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Joseph Bordogna, SM '60

Professor shares his passion for science education

As a public-high-school student, Joseph Bordogna beat the odds facing his peer group–Philadelphia’s inner city kids–and won the General Electric Prize for ranking highest in his class. On a naval ROTC scholarship, he earned a bachelor’s degree in electrical engineering at the University of Pennsylvania in 1955. Today he is the Alfred Fitler Moore Professor of Engineering at Penn–and an activist focused on improving K-12 education.

After serving in the U.S. Navy, Bordogna won a Whitney Fellowship to MIT, but before enrolling, he worked at RCA in Camden, NJ, for a year to refine his academic interests. After earning his MIT degree in electrical engineering and computer science, he returned to RCA, where he worked in communication systems, radar, transistor technology, holography, and lasers. By 1964, he had earned a PhD in electrical engineering at Penn. He stayed, joined the faculty, and eventually became dean of engineering. In 1990, Bordogna left Penn to become head of the National Science Foundation’s Engineering Directorate. By the time he returned to Penn, in 2005, he had become the NSF’s longest-serving deputy director and chief operating officer.

This story is part of the May/June 2009 Issue of the MIT News magazine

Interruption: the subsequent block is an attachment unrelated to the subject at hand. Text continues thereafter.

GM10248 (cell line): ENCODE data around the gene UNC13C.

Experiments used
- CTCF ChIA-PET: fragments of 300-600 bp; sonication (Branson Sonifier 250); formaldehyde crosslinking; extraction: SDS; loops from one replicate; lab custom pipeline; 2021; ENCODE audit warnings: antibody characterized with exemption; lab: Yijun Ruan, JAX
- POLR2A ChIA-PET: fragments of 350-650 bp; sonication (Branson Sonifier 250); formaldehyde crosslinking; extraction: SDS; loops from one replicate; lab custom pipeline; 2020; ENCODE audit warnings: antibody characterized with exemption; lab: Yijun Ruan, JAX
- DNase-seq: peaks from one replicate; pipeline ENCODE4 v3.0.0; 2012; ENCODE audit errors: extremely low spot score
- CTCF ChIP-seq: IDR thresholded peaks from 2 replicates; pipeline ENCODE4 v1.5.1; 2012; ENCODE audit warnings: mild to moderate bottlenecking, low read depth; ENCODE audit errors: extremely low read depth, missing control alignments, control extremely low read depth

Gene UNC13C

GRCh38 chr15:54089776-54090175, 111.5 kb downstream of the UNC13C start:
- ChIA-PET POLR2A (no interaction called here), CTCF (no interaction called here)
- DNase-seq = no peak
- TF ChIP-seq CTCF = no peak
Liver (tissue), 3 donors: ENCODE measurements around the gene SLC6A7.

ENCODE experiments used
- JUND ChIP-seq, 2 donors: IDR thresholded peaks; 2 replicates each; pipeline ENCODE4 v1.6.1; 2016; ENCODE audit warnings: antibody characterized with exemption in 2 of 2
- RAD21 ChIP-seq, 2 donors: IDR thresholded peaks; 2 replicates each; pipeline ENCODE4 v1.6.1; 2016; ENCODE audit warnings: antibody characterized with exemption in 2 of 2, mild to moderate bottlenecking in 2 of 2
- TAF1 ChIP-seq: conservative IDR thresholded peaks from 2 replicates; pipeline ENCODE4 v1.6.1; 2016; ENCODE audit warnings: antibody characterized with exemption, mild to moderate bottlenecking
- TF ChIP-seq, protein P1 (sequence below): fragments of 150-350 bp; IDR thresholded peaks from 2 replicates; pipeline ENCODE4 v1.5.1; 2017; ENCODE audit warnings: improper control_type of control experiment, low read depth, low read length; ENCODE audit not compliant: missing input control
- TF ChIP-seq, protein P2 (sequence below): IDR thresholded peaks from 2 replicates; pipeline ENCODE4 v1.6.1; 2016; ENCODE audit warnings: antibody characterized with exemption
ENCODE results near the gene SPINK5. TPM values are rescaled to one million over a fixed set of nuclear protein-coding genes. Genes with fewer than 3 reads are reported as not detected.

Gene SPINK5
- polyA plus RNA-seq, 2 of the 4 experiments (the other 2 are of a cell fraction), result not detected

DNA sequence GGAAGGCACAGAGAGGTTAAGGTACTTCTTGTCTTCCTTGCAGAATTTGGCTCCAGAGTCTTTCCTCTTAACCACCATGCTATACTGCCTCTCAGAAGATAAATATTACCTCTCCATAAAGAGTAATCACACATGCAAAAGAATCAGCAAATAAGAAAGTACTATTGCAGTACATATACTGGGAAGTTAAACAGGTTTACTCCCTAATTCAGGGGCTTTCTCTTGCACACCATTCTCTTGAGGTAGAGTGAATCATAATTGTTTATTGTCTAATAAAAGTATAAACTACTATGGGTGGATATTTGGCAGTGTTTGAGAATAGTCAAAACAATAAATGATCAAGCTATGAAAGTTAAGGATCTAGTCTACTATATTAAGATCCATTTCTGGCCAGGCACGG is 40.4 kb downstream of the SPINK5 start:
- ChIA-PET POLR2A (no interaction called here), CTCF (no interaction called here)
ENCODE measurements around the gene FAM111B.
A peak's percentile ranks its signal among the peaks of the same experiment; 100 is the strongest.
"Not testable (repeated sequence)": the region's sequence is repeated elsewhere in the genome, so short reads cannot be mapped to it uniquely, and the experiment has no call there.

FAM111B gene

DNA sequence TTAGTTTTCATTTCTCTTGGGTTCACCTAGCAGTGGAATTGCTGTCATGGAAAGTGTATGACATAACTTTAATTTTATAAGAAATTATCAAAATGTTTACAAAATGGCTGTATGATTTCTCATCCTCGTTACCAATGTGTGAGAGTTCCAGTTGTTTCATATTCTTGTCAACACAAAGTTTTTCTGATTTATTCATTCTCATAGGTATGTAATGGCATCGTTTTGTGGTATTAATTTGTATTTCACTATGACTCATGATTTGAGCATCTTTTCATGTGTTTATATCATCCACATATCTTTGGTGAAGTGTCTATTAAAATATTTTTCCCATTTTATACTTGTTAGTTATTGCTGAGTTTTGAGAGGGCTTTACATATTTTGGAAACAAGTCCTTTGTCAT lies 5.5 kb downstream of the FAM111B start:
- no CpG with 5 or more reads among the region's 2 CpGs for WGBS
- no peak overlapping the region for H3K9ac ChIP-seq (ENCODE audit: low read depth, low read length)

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As a teacher, Bordogna spearheaded educational innovations including dual-degree programs in management and technology and in computer and cognitive sciences. For such efforts, he received the IEEE’s 2008 James H. Mulligan Jr. Education Medal. He is also a fellow in prestigious professional groups such as the American Association for the Advancement of Science.

For more than 30 years, Bordogna has worked to include underrepresented populations in science, technology, engineering, and mathematics education. He was a founder in 1973 of the Philadelphia Regional Introduction for Minorities to Engineering, and he has served on the boards of several Philadelphia-based organizations devoted to improving K-12 education in science, technology, engineering, and mathematics. “We cannot afford to lose one brain,” he says.

He lives in Wynnewood, PA, with his wife, Frances, who teaches elementary school. Their son, Raymond, is a partner and chief strategy officer of the technology consulting firm LiquidHub. “My wife and son do the most important work,” he says. “Educating youth and creating jobs.”

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